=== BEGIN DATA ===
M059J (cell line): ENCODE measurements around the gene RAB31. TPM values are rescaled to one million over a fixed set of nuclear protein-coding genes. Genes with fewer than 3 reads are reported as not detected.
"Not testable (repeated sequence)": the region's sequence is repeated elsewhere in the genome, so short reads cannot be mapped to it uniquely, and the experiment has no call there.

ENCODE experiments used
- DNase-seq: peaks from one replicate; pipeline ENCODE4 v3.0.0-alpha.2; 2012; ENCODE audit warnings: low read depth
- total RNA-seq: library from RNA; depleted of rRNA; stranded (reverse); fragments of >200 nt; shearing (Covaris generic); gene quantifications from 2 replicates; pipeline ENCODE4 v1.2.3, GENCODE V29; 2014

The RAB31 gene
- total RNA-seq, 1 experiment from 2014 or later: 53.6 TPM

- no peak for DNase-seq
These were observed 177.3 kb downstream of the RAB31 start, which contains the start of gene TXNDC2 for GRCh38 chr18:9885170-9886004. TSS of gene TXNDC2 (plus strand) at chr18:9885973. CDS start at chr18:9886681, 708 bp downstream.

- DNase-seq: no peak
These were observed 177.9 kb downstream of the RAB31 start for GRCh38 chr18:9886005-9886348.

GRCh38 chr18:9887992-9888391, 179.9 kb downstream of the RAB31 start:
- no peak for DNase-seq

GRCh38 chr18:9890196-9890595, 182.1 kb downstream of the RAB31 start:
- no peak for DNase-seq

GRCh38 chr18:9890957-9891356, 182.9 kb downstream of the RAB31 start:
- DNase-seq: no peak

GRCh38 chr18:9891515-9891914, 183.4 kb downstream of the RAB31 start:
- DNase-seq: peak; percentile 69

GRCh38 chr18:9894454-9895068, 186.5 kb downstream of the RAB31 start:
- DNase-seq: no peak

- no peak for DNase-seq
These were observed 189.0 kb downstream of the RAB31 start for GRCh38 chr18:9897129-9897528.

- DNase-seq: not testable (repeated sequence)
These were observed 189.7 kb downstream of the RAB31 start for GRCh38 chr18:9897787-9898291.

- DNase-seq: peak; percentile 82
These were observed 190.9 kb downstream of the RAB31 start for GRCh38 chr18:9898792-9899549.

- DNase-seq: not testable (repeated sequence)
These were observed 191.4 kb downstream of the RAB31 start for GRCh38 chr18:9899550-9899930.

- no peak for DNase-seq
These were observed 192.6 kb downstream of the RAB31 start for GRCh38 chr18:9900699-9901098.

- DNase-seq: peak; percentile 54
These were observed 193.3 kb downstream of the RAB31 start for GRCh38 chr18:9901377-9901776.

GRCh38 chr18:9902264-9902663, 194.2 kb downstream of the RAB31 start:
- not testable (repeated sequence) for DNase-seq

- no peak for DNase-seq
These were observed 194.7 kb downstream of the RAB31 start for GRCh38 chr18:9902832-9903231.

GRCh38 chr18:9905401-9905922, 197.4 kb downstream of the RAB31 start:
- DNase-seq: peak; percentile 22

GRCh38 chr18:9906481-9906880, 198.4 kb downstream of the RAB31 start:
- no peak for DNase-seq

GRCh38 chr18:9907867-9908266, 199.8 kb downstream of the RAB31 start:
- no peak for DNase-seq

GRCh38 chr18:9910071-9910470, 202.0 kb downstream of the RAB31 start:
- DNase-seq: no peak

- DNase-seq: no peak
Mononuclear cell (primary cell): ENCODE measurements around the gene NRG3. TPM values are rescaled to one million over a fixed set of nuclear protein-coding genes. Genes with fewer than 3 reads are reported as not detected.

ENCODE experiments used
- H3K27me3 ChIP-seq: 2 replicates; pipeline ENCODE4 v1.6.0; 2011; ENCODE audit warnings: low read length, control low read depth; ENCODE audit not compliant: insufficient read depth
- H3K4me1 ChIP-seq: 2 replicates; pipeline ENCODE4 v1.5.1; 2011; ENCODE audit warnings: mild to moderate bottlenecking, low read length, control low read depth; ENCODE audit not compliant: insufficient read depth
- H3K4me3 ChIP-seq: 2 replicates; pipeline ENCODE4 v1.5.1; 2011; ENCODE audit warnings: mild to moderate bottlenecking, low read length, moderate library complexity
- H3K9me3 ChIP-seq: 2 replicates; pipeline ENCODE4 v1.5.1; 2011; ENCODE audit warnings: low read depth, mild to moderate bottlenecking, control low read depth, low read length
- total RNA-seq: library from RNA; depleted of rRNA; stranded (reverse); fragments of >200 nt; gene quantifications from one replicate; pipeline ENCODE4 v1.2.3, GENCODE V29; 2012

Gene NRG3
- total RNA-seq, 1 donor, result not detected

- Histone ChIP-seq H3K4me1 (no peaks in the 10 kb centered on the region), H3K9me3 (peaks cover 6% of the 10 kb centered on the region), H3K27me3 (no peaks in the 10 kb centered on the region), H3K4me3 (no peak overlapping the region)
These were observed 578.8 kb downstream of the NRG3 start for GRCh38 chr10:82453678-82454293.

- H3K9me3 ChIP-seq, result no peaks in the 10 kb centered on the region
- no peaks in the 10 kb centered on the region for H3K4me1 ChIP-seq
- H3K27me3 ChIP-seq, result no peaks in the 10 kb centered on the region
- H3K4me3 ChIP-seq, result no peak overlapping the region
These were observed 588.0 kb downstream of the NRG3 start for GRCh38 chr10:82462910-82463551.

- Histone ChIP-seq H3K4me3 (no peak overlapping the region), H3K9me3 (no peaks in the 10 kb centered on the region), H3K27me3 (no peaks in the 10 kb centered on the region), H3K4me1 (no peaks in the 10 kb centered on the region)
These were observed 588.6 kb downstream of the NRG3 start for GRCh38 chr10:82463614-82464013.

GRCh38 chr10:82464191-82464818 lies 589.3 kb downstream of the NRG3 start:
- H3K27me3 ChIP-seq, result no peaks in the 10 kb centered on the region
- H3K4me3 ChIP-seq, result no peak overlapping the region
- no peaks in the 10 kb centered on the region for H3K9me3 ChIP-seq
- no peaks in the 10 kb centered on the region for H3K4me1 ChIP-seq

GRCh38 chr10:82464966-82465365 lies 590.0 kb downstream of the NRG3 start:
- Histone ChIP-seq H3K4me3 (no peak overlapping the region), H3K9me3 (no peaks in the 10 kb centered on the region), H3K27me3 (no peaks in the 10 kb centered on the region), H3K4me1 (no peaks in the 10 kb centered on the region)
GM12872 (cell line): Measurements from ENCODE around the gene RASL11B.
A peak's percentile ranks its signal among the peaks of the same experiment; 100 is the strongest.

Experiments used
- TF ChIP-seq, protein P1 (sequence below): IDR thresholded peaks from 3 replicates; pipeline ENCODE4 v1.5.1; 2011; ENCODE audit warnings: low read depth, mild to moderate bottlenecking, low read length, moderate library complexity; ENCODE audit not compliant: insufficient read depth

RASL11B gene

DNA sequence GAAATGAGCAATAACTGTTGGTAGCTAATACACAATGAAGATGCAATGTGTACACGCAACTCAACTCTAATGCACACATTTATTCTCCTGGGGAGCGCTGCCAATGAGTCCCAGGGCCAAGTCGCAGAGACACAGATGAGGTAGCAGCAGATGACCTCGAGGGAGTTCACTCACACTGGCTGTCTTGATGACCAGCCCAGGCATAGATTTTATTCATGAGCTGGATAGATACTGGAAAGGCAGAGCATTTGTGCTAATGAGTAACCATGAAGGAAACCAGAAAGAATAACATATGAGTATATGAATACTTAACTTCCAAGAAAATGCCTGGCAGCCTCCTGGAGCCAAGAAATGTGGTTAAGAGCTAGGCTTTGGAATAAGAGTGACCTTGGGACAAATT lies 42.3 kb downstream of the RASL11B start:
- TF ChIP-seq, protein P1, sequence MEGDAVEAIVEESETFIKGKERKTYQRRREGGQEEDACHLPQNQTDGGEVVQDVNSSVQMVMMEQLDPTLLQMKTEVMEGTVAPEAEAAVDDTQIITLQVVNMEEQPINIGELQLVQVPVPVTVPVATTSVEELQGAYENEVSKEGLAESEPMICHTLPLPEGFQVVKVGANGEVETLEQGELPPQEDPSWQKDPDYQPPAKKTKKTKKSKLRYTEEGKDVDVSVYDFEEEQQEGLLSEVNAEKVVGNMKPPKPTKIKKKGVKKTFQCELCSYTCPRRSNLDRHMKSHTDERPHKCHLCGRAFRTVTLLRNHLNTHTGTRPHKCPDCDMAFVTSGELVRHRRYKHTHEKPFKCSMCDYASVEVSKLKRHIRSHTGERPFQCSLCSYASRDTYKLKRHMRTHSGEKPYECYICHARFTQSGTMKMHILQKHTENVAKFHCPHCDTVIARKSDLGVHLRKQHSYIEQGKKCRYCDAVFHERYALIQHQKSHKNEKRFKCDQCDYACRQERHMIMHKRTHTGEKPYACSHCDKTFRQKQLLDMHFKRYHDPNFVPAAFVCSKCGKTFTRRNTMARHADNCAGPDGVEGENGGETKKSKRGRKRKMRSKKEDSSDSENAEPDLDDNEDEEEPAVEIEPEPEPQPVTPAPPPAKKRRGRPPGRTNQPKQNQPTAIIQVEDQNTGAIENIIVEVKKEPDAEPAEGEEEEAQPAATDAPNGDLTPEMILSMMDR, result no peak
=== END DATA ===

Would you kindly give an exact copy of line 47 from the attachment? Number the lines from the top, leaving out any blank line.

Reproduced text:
Mononuclear cell (primary cell): ENCODE measurements around the gene NRG3. TPM values are rescaled to one million over a fixed set of nuclear protein-coding genes. Genes with fewer than 3 reads are reported as not detected.